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RDU replacing main runway’s crumbling concrete at night and with a sense of urgency

RDU Airport is replacing parts of its main runway, 5L/23R

Raleigh-Durham International Airport is replacing slabs of crumbling concrete on its main runway, 5L/23R, near Terminal 2 at night, extending its life while plans for new runway take shape.
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Raleigh-Durham International Airport is replacing slabs of crumbling concrete on its main runway, 5L/23R, near Terminal 2 at night, extending its life while plans for new runway take shape.

Raleigh-Durham International Airport hopes to build a new main runway in the coming decade, one long enough to accommodate flights to Asia. But in the meantime it needs to make sure the existing runway lasts that long.

The 10,000-foot runway, known as 5L/23R, was built in 1986 and would be nearing the end of its useful life in the next few years anyway. But some of the concrete has already begun to crack and chip off because of a condition known as ASR, or alkali-silica reaction, related to the makeup of the stone used to make it, according to Bill Sandifer, the airport’s chief operating officer.

It’s the same kind of problem that prompted the N.C. Department of Transportation to dig up and replace 11.5 miles of Interstate 40 across the south side of Raleigh a few years ago, Sandifer said. But while a wayward piece of crumbling concrete might ding a car, it could be disastrous for a jet airliner.

“When you start having large fragments of concrete pop up on a runway, they could get ingested into an engine,” Sandifer said. “On takeoff that could be really, really hazardous. So we make sure that doesn’t happen.”

RDU can’t close its main runway for even 24 hours without causing problems for overseas flights and those carrying cargo. The big planes that fly those routes need the 10,000-foot runway; the other runway used by commercial jets at RDU is only 7,500 feet long.

So RDU has identified the sections of concrete that need to be replaced most urgently and hired contractors to do it a bit at a time. Each night that conditions are right, the airport closes 5L/23R, and workers go out about 10 p.m. to break up and remove a 25-by-25-foot slab. They then pour fresh concrete, which must dry and cure in time for the big planes to land on it the following afternoon.

The runway is 40 inches thick, starting with a layer of crushed stone on the bottom, topped by 7 inches of asphalt and 16 inches of concrete on top. Only the 16 inches of concrete is being replaced. Sandifer describes it as a “military-type operation,” done with a sense of urgency.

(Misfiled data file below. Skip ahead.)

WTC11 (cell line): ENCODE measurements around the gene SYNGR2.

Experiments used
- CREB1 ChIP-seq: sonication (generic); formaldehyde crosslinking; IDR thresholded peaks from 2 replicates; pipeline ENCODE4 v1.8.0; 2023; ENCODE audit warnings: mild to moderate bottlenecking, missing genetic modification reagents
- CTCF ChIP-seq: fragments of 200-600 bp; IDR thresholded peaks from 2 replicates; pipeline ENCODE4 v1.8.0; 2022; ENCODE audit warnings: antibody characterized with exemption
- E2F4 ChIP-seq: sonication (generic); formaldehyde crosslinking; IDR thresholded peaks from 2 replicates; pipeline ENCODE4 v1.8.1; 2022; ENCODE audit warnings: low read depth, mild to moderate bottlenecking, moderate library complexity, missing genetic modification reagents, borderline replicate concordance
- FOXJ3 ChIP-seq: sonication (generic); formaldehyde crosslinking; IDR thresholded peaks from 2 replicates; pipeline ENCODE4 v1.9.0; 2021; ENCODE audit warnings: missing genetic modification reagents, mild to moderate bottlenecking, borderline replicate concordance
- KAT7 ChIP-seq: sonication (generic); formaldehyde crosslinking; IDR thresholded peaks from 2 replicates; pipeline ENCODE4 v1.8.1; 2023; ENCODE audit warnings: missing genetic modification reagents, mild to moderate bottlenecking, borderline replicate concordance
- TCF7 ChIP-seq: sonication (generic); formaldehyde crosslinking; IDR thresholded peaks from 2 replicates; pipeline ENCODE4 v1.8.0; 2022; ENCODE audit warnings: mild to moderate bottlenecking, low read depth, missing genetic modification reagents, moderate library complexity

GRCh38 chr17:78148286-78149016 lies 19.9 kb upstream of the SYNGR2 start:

“They get out there in force with equipment, removing slabs in very big chunks and immediately re-pouring fresh concrete,” he said.

While the main runway is closed, all of RDU’s commercial flights use the 7,500-foot runway, closest to the terminal occupied by Southwest Airlines. That can require more time to taxi to and from Terminal 2 where all nine other airlines operate.

RDU began the slab replacement in April and will knock off June 30, during the hottest time of the year, then resume Sept. 1 and work through Nov. 30. It plans to do the work on the same schedule next year.

RDU has determined that 120 slabs of concrete need replacing soon; that’s about 5 percent of the 2,500 slabs that make up the runway, Sandifer said. Between now and the end of next year, RDU will almost definitely identify more slabs that need to be replaced, he said, and the work will likely continue, perhaps for as long as the runway is in use.

“We’re doing everything we can do to extend the life of the runway for 10 years,” Sandifer said.

RDU expects to spend $12.56 million to preserve the runway. The new runway will cost an estimated $350 million and will be 1,500 feet longer than the existing one, to ensure that a fully-loaded and fueled plane bound for Asia could safely take off. The amount RDU expects to spend patching the current runway was not available.

Sandifer said he doesn’t expect the Federal Aviation Administration will complete the environmental studies and give its blessing for the runway project until 2022. Construction is expected to take another three years, meaning the earliest planes will begin using the new runway will be 2025, he said.

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Richard Stradling covers transportation for The News & Observer. Planes, trains and automobiles, plus ferries, bicycles, scooters and just plain walking. Also, #census2020. He’s been a reporter or editor for 32 years, including the last 20 at The N&O. 919-829-4739, rstradling@newsobserver.com.
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